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Working in teams, students learn the basics of fluid power design using ...
Working in teams, students learn the basics of fluid power design using the PFPD as their investigative platform. They investigate the similarities and differences between using pneumatic and hydraulic power in the PFPD. With the main components of the PFPD already assembled, student groups determine the correct way to connect the valves to the actuators using colored, plastic tubing. Once connected, they compete in timed challenges to test their abilities to separate material out of containers using the PFPDs. NOTE: No special pre-requisite knowledge is required for students to be successful in this activity.
- Material Type:
- Provider Set:
- TeachEngineering NGSS Aligned Resources
- Brian Bettag
- Center for Compact and Efficient Fluid Power, College of Agriculture and Biological Engineering,
- John H. Lumkes
- Jose Garcia
- Nicki Schrank
- Phong Pham
- Date created
Pumps are used to get drinking water to our houses every day! ...
Pumps are used to get drinking water to our houses every day! And in disaster situations, pumps are essential to keep flood water out. In this hands-on activity, student groups design, build, test and improve devices to pump water as if they were engineers helping a rural village meet their drinking water supply. Students keep track of their materials costs, and calculate power and cost efficiencies of the prototype pumps. They also learn about different types of pumps, how they work and useful applications.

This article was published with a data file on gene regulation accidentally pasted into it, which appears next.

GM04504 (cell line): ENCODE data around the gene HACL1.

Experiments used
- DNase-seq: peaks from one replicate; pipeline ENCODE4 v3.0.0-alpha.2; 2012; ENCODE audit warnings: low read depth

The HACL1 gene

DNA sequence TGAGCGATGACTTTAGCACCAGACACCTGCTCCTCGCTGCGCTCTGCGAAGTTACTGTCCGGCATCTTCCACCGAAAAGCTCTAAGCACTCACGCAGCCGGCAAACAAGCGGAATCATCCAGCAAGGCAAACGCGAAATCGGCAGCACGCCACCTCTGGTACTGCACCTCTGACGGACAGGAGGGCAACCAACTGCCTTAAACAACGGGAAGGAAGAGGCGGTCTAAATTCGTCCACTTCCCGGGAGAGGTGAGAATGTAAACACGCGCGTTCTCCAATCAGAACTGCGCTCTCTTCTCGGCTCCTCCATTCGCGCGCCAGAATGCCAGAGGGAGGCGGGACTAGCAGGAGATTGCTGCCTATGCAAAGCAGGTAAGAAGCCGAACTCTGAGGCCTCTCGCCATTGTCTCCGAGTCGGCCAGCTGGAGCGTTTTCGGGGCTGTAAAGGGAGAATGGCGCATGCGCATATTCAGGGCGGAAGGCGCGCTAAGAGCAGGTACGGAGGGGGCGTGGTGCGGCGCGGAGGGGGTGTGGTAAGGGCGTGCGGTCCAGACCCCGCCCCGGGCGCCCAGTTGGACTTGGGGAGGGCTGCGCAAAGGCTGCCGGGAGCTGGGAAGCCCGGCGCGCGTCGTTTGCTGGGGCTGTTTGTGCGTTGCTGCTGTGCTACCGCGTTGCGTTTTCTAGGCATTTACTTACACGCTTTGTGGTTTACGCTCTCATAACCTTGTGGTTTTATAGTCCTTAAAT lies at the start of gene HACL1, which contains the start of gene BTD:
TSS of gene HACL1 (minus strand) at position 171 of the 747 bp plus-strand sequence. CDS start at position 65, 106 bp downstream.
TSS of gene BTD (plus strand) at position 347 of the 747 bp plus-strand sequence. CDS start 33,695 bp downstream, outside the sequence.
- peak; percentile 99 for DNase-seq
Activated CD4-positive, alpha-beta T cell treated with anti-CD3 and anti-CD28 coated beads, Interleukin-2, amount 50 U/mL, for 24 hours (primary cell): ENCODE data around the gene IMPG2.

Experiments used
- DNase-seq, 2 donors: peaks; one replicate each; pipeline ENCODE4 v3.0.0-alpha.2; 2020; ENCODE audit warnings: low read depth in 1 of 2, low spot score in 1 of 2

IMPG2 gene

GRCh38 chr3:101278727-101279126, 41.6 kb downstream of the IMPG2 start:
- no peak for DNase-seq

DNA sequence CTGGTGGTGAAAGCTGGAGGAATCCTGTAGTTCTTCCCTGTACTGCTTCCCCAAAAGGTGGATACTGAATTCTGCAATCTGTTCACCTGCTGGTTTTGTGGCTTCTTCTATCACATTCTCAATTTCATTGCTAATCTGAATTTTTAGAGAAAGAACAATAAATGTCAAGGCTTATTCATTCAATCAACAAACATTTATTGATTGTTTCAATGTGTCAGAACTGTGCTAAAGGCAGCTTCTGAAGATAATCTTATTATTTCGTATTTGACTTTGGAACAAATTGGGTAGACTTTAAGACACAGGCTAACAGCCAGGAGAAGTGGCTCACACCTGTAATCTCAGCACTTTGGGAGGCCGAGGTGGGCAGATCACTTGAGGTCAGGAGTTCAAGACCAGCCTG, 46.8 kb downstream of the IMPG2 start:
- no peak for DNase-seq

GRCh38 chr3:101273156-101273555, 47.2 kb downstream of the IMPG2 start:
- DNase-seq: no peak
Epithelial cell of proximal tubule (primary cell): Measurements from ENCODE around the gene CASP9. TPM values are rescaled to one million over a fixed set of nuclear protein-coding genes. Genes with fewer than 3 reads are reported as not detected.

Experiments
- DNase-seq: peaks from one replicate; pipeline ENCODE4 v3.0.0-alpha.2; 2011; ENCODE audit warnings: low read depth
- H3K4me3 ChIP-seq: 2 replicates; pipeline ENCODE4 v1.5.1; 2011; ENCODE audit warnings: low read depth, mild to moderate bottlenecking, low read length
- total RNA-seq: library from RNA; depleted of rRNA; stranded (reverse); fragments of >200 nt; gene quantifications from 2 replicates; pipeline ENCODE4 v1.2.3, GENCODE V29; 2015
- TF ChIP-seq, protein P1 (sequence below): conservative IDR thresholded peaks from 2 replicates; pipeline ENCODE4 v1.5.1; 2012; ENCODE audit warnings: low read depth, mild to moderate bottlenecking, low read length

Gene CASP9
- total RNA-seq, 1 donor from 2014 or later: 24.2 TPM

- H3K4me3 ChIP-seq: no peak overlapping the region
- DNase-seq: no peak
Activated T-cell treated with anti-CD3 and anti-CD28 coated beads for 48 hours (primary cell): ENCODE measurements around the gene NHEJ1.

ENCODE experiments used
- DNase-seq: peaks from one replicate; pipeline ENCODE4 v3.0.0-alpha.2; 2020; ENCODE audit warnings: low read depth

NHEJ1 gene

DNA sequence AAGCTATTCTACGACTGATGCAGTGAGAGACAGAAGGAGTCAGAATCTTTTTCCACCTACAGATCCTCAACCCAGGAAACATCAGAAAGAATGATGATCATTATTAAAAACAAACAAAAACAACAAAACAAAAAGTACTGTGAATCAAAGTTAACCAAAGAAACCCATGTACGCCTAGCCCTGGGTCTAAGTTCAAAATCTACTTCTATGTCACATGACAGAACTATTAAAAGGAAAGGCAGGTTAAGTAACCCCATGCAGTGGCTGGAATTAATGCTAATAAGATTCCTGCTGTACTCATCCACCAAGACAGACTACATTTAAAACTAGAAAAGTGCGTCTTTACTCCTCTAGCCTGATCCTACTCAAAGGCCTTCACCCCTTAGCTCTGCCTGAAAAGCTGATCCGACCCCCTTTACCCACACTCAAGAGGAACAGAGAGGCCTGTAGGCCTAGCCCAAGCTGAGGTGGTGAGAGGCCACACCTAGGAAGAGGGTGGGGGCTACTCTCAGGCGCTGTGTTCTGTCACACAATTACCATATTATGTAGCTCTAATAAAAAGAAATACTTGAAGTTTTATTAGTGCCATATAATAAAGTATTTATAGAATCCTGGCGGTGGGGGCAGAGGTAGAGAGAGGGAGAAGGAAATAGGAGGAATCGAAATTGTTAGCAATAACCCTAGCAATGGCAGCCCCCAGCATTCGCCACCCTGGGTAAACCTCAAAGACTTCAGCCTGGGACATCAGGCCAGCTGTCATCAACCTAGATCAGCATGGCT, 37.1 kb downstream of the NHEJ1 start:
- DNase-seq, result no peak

To Use the measurement devices | flow meter device and pressure measurement ...
To Use the measurement devices | flow meter device and pressure measurement device
To present the characteristic curve of the pump
To explore different ways of using solar energy, students build a model ...
To explore different ways of using solar energy, students build a model solar water heater and determine how much it can heat water in a given amount of time. Solar water heaters work by solar radiation and convection.
The sodium/potassium pump is a good example of active transport of molecules ...
The sodium/potassium pump is a good example of active transport of molecules across a membrane. In this example, active transport is coupled to ATP hydrolysis to obtain enough free energy to transport the ions against their concentration gradient. This ion pump is an example of antiport membrane transport, where the transported molecules are pumped across the membrane in opposite directions (as opposed to synport). The sodium gradient is generated for use by cotransport systems, such as the active transport of glucose from the extracellular environment into the inside of the cell. The non-equilibrium state of the sodium gradient is essentially free energy to be used for the import of molecules against their own concentration gradient.